The Brady Bunch Movie (1995) – A Review
Around the time of the late 1980’s and the 1990’s a lot of television shows from the 1960’s and 70’s entered into the category of ‘classic television’. Thanks to decades of syndication they were firmly entrenched into nostalgic pop culture adoration. Their names were known by all.
It was time to start revisiting them, redoing them and make reunion movies of them!
A barrage of old television shows came hurtling back with a vengeance. They would hit the big-screen with updated casts and the inclusion of cameos by the original stars OR they would return on the small screen for TV reunion movies of the week with former stars stepping back into the shoes of their beloved characters for fans to reunite with them for a Sunday night.
The Brady Bunch took the former approach in 1995.
The sunny, hip, brightly dressed Brady clan are dropped in the 1990’s by director Betty Thomas. The world might have changed, but the Brady’s haven’t! They’re still somehow safely encased in their sitcom bubble where everything is still a shiny sitcom existence for this bunch.
But what about a plot? Well, ok the family has one week to come up with $20,000 for back taxes or else their family home will be auctioned off to the scheming neighbor Larry Dittmeyer. This is not good!
The six Brady kids all work together to try to raise the money. In between ideas and worries classic moments from the show are given a twist in the jaded 90’s setting where the Brady’s don’t look so much like the perfect family anymore, but more like a wacked out bizarre one! What kind of family gets together for family trips to Sears and has potato sack races on their astroturf backyard?
I was always somewhat surprised by The Brady Bunch Movie. It ended up being much better than I initially expected. It had some very goofy humor. The cast were all good in their roles. There was some amusing satire on display all the expense of the out of touch Brady’s. It’s a fun silly movie.
Christine Taylor does a perfect Maureen McCormick impression. She’s pretty amazing. She has it all down – the voice, the mannerisms, the look. It’s like who would think the role of Marcia Brady would be given such an effort.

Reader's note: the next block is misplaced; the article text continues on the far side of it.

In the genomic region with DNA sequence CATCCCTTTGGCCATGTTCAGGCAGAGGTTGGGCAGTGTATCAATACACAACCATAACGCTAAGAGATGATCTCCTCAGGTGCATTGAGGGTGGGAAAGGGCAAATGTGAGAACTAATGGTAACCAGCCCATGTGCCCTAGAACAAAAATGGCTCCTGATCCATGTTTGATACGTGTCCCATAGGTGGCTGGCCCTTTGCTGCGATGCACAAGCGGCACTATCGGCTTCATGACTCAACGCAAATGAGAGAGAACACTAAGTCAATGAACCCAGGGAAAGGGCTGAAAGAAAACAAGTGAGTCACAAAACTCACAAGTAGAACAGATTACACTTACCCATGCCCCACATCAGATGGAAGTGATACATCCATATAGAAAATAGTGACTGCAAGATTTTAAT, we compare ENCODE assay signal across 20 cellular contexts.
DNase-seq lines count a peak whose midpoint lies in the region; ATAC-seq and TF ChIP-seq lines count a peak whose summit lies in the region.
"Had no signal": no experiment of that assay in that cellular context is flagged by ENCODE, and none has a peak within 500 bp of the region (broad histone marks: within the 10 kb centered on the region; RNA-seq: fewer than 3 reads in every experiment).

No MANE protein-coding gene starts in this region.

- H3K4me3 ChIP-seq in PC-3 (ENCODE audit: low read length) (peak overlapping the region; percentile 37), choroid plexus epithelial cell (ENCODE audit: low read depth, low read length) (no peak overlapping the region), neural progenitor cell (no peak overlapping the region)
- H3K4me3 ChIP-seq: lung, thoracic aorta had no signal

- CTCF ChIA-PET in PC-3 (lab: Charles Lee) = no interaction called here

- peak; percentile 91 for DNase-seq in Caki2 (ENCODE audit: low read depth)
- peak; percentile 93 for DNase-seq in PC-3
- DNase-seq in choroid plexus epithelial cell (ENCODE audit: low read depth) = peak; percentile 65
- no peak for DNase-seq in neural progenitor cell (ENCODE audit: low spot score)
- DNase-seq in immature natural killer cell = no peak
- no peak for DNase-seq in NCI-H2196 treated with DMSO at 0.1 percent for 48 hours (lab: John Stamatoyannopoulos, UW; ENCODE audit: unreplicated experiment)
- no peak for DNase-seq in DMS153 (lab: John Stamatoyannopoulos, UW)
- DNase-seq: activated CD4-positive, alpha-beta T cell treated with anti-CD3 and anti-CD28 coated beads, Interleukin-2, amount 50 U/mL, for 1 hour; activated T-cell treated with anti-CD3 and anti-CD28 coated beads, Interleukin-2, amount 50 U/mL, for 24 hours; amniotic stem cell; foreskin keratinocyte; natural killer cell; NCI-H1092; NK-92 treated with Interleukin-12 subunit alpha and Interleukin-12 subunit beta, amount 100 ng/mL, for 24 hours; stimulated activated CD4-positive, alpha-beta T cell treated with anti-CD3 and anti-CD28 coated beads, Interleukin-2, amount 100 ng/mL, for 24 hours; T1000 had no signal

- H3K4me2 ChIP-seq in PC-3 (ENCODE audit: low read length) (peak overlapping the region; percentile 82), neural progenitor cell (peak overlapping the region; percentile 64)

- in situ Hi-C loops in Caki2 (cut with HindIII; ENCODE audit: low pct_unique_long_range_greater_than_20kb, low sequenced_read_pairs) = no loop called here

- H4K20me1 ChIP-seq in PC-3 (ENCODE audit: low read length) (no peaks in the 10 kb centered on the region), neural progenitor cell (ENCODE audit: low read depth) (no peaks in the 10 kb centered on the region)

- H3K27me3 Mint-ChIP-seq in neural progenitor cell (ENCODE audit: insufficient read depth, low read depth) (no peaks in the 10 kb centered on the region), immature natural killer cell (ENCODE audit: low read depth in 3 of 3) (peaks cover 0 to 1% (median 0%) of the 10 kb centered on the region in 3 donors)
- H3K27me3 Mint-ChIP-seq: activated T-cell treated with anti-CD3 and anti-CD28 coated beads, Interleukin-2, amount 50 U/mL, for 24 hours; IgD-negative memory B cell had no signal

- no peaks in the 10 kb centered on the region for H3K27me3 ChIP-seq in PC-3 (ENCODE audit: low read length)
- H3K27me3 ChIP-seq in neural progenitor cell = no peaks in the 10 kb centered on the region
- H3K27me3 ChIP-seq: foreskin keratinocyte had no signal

My personal favorite of the cast is Gary Cole though. He not only nails Robert Reed’s authoritative ‘Dad’ voice, but he has such an oblivious attitude towards everything he makes me laugh as soon as he walks into a room. He gives his hokey inspirational, moralistic speeches with such insincerity that he comes off as complete goofball.
And even funnier is what he says could have been pulled verbatim from an old Brady Bunch episode. There he might have have been expressing the thoughtful lesson everyone learned from the last half hour. Here, it’s just downright ludicrous and you have to laugh at the mawkish sincerity of it all.
The movie has it’s fun pulling out the old famous moments from the series and instead of replaying them with any sort of reverence just plain laughing at them in the much more cynical 90’s.
One of the best moments is the arrival of Davy Jones at the school dance. On the show Marcia being able to convince the great Davy Jones to make an appearance was a real coup! But twenty-five years later the students are completely befuddled by this guy.
The story of having to raise money for the house taxes is simply a laundry line to hang scenes of the Brady kids being allowed to replay famed moments from the show in a completely different world. Their little misadventures are played for laughs instead of the earnestness they once were decades earlier. Cindy tattling with her lisp, Jan being jealous of Marcia, Marica being full of herself, Bobby landing a gig as a hall monitor, Peter and his cracking voice, Greg and his Johnny Bravo persona and of course all the kids singing.
There’s of course the required cameos of the original cast slipped in. Michael McKean has some amusing scenes as the aggravated Mr. Dittmeyer, along with Jean Smart as his boozy sex-driven wife. Shelly Long might have been the biggest name attached to The Brady Bunch Movie at the time, but really I didn’t think she was anything special as Carol Brady. Henriette Mantel eclipses her being a pretty darn good Alice.
It’s a very satisfying comedy. I hadn’t watched this in years and it held up much better than I thought it would. I thought perhaps the fun novelty of goofing on the Brady Bunch in a feature film might have lost its charm twenty years later. Today everyone gets roasted, spoofed, parodied and played for laughs, but it’s still a funny movie. It’s much better than what a Brady Bunch movie probably deserved to be.